Is “Repeal and Replace” Over?
Remember the 2010 election, when Republicans rose to power claiming they would save Americans from the tyranny of forcing them into “government health care?” When the Tea Party rallied at Democratic town halls, shouting down sitting Congress people demanding that health care reform be repealed? And when the GOP said their number one priority after being elected would be to “repeal and replace,” voting to undo all of the administration’s new health care reform laws and instead pass a “common sense” health care plan that would actually save people from “death panels” and drop health care costs.
Yeah, I don’t know where that went, either. But according to Politico, not only is “repeal and replace” long gone, it’s probably never coming back. Other than an attempt to defund health care reform in April, there has been absolutely no movement to try and stop “Obamacare” by the new Republican majority, and there has been dead silence on any sort of actual health care plan to put in place instead (unless you count turning Medicare into a voucher system that won’t fully cover costs, of course.)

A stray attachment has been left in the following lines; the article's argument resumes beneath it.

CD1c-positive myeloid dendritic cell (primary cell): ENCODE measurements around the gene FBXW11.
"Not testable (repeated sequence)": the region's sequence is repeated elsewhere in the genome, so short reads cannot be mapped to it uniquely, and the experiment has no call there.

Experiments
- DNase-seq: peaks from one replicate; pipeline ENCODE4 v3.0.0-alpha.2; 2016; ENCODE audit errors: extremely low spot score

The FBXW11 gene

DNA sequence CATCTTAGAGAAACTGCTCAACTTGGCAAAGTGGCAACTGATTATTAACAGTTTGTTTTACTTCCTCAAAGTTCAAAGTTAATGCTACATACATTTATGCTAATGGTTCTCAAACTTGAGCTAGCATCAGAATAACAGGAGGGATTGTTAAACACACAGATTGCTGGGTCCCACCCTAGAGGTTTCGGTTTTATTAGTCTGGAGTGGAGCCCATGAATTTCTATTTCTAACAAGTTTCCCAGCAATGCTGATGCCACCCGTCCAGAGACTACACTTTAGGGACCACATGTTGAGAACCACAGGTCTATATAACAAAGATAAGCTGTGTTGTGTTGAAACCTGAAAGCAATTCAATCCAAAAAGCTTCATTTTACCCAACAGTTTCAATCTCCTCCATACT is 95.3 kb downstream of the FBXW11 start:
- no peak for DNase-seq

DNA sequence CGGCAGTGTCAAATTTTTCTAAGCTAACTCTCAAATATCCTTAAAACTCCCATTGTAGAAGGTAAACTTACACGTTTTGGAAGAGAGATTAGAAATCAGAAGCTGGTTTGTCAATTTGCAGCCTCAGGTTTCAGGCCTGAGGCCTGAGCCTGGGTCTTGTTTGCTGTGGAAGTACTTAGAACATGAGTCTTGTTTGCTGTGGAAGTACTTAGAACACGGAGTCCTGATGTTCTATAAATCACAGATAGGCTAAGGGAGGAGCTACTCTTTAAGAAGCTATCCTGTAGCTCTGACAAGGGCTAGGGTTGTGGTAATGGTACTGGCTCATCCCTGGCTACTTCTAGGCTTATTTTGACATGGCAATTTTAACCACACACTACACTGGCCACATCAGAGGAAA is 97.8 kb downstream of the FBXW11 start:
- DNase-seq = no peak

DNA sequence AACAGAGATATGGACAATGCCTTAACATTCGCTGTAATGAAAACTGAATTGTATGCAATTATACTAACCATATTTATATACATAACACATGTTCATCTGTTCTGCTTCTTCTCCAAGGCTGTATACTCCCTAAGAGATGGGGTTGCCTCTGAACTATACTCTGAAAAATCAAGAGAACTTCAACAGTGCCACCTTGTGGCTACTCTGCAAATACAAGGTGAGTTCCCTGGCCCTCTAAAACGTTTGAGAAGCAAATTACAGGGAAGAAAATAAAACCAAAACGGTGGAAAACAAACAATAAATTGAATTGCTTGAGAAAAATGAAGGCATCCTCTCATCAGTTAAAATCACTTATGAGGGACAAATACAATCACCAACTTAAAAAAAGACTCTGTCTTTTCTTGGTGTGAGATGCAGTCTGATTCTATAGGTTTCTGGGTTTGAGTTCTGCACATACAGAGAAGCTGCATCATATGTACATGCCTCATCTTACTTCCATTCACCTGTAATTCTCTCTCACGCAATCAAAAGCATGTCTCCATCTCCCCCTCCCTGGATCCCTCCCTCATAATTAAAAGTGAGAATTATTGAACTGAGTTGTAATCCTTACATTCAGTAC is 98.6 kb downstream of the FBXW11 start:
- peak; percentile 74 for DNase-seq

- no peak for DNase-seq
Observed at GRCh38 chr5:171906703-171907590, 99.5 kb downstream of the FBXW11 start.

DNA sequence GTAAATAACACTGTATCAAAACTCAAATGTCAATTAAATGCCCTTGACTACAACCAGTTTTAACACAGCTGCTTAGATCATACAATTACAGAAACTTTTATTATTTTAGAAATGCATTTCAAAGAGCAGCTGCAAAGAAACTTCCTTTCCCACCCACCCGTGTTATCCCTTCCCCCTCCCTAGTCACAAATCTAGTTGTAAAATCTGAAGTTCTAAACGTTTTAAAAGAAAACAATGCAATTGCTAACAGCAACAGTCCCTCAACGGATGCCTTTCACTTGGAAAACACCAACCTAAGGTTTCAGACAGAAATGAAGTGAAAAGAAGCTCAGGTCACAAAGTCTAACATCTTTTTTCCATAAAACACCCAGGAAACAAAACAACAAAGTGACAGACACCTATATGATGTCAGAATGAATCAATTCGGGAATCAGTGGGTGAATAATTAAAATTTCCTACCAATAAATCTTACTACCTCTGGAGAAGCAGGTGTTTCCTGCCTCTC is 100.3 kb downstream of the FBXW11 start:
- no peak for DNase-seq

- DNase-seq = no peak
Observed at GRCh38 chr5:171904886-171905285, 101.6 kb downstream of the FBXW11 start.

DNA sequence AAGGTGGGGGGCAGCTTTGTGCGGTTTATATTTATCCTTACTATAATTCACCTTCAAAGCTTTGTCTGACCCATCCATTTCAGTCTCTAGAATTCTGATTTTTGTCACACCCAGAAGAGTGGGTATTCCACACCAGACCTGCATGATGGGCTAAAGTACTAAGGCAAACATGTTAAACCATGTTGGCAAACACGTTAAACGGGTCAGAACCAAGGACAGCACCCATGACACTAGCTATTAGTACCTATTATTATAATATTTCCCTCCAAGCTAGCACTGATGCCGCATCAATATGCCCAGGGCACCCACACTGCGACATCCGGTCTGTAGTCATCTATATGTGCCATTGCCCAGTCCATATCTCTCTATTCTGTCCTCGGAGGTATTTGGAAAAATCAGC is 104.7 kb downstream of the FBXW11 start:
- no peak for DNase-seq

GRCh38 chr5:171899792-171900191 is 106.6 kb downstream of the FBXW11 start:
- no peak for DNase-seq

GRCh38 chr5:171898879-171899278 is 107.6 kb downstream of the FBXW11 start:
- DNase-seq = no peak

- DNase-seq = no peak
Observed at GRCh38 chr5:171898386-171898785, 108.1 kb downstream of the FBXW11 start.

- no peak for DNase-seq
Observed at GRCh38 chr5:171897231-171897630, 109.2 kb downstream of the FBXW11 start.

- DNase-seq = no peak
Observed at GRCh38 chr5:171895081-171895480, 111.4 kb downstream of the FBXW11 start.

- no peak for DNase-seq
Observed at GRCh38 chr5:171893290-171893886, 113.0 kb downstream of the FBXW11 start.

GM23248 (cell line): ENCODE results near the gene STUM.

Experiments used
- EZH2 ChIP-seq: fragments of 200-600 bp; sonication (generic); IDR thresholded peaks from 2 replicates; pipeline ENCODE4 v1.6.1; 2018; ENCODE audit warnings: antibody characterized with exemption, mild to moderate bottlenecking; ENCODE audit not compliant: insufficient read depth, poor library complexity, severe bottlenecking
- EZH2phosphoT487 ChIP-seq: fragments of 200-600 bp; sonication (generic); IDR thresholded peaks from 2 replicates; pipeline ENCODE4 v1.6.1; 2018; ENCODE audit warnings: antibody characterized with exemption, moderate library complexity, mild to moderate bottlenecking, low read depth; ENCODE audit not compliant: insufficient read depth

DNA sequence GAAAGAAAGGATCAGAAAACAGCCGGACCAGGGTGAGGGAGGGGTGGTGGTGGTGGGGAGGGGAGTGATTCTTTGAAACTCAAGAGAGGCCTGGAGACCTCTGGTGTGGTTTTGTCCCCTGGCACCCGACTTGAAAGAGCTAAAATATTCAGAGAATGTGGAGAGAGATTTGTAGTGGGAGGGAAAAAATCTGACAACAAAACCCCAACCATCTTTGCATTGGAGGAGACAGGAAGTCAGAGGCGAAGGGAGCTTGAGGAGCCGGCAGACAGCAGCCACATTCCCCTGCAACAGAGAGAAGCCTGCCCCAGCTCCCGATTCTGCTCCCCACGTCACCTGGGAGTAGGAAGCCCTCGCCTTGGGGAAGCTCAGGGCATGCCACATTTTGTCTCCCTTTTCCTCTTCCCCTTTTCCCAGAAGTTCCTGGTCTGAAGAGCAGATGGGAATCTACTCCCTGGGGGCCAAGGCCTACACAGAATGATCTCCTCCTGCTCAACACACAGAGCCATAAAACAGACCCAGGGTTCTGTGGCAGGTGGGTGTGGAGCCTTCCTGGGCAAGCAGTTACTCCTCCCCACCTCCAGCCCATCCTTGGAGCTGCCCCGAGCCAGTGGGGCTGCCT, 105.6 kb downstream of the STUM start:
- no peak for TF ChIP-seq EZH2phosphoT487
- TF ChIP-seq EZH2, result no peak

Allegedly, Republicans are admitting there are some aspects of reform that they actually do like, and don’t want to deal with the unpopularity of ending them: the inability to deny patients with preexisting conditions, or even the ability to let an adult child stay on his or her parents’ insurance until age 26 if he or she doesn’t have another option for a policy.
But could it be even simpler than that? Republicans won on running against reform. If they actually repealed and replaced, they could then be evaluated on their own plan. However, if no change is made, they can just run against health care reform again in 2012, this time saying “We couldn’t get it done because the Democrats blocked us. Vote for more Republicans to get our real policy!”
The danger of politics — if an issue makes for a good political football, don’t expect it to get fixed or changed. Instead, expect it to stay exactly how it is so politicians can continue to run on changing it.